New York City FC’s debut in the Scotiabank CONCACAF Champions League is off to a good start.
The team won both legs of its Round of 16 series against Costa Rican side A.D. San Carlos, Brazilan striker Héber leads the competition with three goals in two games, and the team looks strong going into the Major League Soccer season.

What isn’t going to be fondly remembered is the team’s first home game in the SCCL.

While New York earned the win, 1-0, behind a late first-half header by Alexander Callens, the home crowd was not as loud as it normally is. In fact, the lesser crowd of about 2,700 did not watch the game from the team’s usual grounds at Yankee Stadium in the Bronx but instead saw it played out in an arena built specifically for both soccer and their biggest rivals, The New York Red Bulls.

City defender Anton Tinnerholm caught himself in a post-game interview nearly calling the Harrison, NJ arena home and took note of the unique situation.

“It’s good to be back in… outside New York,” he said, pausing midway through his thought and laughing. “It’s a little bit special to play here. I don’t have any good memories here, I’ve only been losing here, so it’s finally good to win a game here.”

First-year City coach Ronny Deila told the media after the game that while the crowd was small, he and the team felt the fans that were there did a great job keeping the atmosphere positive.

“There were not so many people but the few people that were here were making a lot of noise, so that was good, Deila said in the post-game press conference. “I think the players enjoyed playing today. I think it was a good atmosphere and a good game. I’m very happy about that.”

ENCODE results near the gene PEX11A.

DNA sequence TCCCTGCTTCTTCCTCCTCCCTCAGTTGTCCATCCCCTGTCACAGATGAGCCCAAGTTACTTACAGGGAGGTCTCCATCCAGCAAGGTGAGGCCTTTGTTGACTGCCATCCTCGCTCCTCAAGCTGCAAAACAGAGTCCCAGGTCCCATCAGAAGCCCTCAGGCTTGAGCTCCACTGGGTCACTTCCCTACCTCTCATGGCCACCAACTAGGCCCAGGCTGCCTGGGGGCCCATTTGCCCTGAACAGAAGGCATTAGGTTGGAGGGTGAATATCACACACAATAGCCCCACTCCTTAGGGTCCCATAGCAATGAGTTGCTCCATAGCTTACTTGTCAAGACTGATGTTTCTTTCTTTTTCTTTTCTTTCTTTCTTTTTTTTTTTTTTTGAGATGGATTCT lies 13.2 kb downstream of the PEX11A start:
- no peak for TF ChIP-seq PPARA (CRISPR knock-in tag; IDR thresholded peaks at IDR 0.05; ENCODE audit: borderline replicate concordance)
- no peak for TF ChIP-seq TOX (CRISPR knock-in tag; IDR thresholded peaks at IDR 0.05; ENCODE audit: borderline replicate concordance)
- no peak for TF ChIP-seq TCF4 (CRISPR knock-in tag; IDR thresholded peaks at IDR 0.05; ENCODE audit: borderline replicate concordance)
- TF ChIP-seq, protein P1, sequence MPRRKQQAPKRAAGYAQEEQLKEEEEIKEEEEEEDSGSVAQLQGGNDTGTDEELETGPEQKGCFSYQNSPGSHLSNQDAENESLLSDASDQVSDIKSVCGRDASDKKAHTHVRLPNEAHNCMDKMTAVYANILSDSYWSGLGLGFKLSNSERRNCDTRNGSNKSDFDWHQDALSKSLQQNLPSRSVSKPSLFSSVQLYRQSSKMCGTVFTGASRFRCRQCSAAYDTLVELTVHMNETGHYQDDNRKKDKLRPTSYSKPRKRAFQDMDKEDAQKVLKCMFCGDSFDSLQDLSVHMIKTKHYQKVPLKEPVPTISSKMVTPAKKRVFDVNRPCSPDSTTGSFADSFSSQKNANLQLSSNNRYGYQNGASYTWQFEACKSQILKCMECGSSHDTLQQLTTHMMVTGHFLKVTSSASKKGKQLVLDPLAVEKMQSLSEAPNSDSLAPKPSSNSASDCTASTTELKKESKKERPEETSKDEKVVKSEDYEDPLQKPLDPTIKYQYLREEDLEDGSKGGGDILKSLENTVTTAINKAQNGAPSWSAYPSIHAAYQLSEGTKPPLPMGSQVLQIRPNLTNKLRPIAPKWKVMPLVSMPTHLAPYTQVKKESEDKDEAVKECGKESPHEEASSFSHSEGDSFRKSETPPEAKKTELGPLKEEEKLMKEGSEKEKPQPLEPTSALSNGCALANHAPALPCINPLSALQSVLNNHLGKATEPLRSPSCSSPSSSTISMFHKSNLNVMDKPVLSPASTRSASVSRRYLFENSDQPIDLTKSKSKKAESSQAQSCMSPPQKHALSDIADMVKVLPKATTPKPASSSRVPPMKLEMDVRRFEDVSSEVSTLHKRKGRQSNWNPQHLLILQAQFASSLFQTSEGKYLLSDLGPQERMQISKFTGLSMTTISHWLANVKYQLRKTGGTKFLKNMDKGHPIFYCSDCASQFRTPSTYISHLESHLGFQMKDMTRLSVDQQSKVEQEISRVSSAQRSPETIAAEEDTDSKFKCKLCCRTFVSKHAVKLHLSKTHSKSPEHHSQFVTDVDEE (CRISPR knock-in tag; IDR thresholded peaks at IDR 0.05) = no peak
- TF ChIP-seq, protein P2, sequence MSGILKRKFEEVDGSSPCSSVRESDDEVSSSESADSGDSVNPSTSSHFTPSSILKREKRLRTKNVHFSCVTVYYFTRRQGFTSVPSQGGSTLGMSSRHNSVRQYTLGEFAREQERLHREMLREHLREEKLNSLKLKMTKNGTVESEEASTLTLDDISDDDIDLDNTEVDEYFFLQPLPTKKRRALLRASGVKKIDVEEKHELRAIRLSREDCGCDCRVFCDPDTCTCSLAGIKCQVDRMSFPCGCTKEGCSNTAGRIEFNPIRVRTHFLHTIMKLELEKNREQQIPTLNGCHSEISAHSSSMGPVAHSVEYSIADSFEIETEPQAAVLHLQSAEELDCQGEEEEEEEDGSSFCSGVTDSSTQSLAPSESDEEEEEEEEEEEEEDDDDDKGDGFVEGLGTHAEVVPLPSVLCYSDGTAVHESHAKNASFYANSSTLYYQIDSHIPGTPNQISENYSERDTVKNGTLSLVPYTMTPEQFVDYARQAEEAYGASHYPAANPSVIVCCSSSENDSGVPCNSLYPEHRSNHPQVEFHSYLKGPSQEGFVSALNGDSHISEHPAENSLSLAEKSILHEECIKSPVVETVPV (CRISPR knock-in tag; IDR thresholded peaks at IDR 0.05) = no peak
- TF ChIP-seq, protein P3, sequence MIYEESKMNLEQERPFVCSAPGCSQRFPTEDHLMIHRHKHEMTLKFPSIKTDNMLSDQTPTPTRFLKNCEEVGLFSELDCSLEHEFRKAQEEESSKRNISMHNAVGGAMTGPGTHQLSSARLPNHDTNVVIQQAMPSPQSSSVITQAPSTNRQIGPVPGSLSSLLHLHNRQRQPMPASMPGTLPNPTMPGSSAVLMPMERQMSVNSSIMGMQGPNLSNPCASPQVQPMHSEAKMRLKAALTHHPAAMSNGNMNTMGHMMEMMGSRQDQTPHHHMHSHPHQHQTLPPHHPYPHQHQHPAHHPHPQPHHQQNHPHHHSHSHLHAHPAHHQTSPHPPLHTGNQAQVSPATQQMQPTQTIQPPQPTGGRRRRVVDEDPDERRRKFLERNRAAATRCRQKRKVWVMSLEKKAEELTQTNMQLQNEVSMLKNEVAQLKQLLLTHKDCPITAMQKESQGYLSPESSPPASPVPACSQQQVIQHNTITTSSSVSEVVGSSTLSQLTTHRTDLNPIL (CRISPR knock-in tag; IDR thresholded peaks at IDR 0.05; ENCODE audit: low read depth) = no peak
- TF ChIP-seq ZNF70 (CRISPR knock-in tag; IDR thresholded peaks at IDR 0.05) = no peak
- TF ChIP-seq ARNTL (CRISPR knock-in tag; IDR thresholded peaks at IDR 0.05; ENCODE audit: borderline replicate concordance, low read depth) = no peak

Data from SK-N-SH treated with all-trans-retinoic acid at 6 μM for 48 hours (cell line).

Fans were altered to the possibility of having to play games outside of Yankee Stadium not long after the 2019 season concluded. Yankee Stadium and Queens’ Citi Field were unavailable due to the fields being “winter-ized” in order to protect it from the harsh conditions of the off-season. More reports later stated that the team’s secondary location, Belson Stadium at St. John’s University in Queens, was not approved by CONCACAF for the competition. The team officially announced Red Bull Arena as the game venue on February 7, with the notice that all City Members would be given free tickets.

“The Champions League is a very important competition for us, and we’re looking forward to playing in this tournament for the first time in Club history.” said NYCFC CEO Brad Sims in the announcement “We do feel it is important for the game to be played at a venue in the greater metropolitan area, providing our fans with the opportunity to attend in person and support the team if they choose.”

“As always, I’d like to sincerely thank our loyal fans as they continue to support our team with great passion across multiple venues. They are vital in guiding our team to this competition, and it is greatly appreciated by the Club, coaching staff and players.”

In Harrison, fans’ moods varied throughout the game. Gerardo Uriel Martínez, a City fan since the team launched back in 2015, lamented prior to kickoff that he wished the match could have been played somewhere else. Even still, he was not going to miss it.

“I’m following the club no matter where they play. I want to be there, ” Martínez said. “Even though it’s at the Red Bull Arena I still had to be here to be present for the first game of the Champions League”

Another fan, Chris Teitel, was far more pleased with the situation than others. The fan of four years said seeing his team play a home game on an actual soccer pitch was “awesome” to watch. He also took note of similar situations that had happened to other teams in the SCCL’s Round of 16.

Photo: Michael Battista/New York Sports Nation

“If you look at some of the other first-leg matches, I think it was the Honduras team had to travel three or four hours to get to their match,” Teitel said. “Even San Carlos had to travel an hour to get to theirs. I get where CONCACAF is at with wanting it to be at an actual stadium.”